Redskins' front office in motion

Football: New owner Daniel Snyder makes two things perfectly clear: He wants to win, and he's not afraid to make changes.

August 11, 1999|By Vito Stellino | Vito Stellino,SUN STAFF

FROSTBURG -- "I used to say it was pretty difficult to get fired around here," an ex-employee of the Washington Redskins said with a rueful grin recently.

It's gotten a lot easier for Redskins employees to get fired since communications executive Daniel Snyder bought the team recently for $800 million.

Snyder has swept through the Redskins' offices like a hurricane, firing about 25 employees from the general manager to the stadium director to the public relations director.

You need a roster to keep up with who's who in the Redskins' front office. The public relations director Snyder hired quit after three days and was replaced by John Maroon, who left the Orioles to work for Snyder.

In the process of shaking up what was once one of the most stable organizations in the league, Snyder even broke up the Sonny (Jurgensen), Sam (Huff) and Frank (Herzog) radio announcing team that was almost as much of a Washington institution as the Washington Monument.

For the preseason games, Snyder switched Jurgensen, who has become one of his closest advisers, to the telecasts with local sportscaster George Michael and columnist Michael Wilbon. Their commentary will be simulcast on the radio.

Huff and Herzog are sidelined until the regular season, when Jurgensen will go back to the radio side.

Snyder, the league's youngest owner at age 34, seems to enjoy the perks and attention that come with being an NFL owner.

He arrives at training camp in a helicopter and signs autographs, "DMS."

"It's been happening a lot lately," he said of the autograph seekers. "I'm getting used to it."

He plans to invite the movers and shakers of Washington to sit in his private box. He even hopes to lure President Clinton, who wasn't invited by the late Jack Kent Cooke, to his box.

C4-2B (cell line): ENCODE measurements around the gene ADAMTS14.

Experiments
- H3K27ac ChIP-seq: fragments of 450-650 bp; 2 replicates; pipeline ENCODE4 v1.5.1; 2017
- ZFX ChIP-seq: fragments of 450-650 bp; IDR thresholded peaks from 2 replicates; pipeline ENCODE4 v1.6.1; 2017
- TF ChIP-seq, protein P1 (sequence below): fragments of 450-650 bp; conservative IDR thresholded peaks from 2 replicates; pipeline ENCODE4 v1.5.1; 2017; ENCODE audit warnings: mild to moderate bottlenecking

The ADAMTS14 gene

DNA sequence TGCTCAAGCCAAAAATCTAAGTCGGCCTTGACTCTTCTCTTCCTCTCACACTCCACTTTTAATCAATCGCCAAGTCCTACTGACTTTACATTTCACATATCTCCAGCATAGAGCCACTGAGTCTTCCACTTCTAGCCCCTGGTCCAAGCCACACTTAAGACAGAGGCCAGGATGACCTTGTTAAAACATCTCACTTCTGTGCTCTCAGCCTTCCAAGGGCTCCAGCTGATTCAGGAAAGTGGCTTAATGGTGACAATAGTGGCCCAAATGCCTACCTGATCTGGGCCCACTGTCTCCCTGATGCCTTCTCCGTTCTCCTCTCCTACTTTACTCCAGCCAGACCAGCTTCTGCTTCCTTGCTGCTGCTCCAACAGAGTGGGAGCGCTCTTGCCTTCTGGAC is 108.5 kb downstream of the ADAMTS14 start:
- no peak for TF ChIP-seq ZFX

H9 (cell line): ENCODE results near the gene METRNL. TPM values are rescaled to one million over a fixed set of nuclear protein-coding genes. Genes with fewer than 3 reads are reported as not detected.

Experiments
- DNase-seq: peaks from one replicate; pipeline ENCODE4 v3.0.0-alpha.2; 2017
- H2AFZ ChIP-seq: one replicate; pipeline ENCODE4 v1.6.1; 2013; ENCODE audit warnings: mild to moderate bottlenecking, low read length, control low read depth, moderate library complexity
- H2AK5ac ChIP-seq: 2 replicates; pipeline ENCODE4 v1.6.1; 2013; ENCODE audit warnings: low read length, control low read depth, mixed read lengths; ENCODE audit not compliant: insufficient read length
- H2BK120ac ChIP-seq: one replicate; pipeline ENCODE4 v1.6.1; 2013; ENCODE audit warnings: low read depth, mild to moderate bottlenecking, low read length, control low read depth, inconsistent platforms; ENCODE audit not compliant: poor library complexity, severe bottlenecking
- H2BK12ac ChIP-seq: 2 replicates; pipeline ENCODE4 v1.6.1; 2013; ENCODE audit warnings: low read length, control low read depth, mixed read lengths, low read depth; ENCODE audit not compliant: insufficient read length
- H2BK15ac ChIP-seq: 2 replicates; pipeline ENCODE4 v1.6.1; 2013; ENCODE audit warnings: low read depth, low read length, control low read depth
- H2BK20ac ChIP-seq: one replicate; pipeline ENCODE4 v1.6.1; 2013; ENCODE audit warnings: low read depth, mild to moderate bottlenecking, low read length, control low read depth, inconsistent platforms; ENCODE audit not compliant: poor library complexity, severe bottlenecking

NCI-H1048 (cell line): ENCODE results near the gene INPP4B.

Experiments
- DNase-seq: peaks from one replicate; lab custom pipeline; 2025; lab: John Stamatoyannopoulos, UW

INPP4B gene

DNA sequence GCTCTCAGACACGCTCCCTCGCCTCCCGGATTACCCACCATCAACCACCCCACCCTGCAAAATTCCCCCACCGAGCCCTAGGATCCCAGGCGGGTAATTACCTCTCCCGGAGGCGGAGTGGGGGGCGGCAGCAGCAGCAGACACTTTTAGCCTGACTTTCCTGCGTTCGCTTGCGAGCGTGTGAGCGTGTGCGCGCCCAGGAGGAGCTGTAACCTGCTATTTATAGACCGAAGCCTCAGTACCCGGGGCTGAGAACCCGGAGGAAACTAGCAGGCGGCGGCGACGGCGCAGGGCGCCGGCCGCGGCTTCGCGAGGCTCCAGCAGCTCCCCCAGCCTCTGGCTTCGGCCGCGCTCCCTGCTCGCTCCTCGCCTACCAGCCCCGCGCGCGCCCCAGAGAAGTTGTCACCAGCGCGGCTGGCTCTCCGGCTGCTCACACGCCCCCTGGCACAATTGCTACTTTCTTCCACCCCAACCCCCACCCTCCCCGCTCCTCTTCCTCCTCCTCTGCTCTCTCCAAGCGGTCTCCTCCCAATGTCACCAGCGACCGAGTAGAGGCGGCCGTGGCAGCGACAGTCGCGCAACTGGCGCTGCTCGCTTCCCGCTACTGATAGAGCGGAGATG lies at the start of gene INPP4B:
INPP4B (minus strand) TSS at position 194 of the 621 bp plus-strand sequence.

However, not all the attention Snyder's been getting has been favorable.

He got headlines on the business pages recently because his company, Snyder Communications, has lost $350 million in value in the past 15 months although he says that won't affect his operation of the team.

He also raised some eyebrows around the league with his business style. The Ravens filed a grievance against him after he hired their marketing director, David Cope, without asking permission to talk to him. Snyder's position was he didn't have to because Cope didn't have a contract.

He's also talked within the organization about trading for every disgruntled player from Barry Sanders to Jamal Anderson to Carl Pickens to Antonio Freeman.

When general manager Charley Casserly tried to tell him that some moves weren't realistic, Casserly was relieved of his duties. He'll become a consultant -- with a raise -- next month.

The message was that Snyder doesn't like to hear the word "no." He wants things done.

Meanwhile, the Detroit Lions complained Snyder was tampering with Sanders although there wasn't much the league could do about it because Snyder wasn't publicly quoted as being interested in the running back.

Snyder also promises the Redskins are going to end their six-year playoff drought this season.

"The pressure's on and the pressure is on the players where it belongs. We're going to win. It's that simple," he said.

If they don't, there'll obviously be more changes in the off-season.

Pressure's on coach

The man on the hot seat is coach Norv Turner, who's in his sixth season as head coach and has yet to make the playoffs.

Since the sale wasn't finalized until June, it was too late to find a new coach, so Snyder gave Turner the power usually reserved for the Mike Shanahans and Mike Holmgrens of the coaching profession.

Snyder said he made that move because he felt that Casserly and Turner could no longer work together. It's more likely the real problem was that Casserly had not overruled some of Turner's ideas -- notably the drafting of quarterback Heath Shuler and wide receiver Michael Westbrook.

In any event, Turner now will have no one else to blame if he doesn't have a winning season. If the Redskins don't get off to a good start, Turner might not even make it through the season.

Snyder did bring in former 49ers executive Vinny Cerrato to replace Casserly, but didn't give him the general manager's title.

Snyder also relies heavily on the opinions of Jurgensen, who has no experience running a pro football team, but is a Hall of Fame Redskins icon.

He also brought in former Viking Jim Marshall, noted as the man who once ran the wrong way with a fumble recovery, to training camp. Marshall, who has worked with Snyder in his communications business, said his role is to help the players focus.

Marshall said: "I'm here primarily as as resource for the team. Some of the problems they're having is focusing on their job and their assignments. Those are some of the things I thought I could help with."

Impact will be felt

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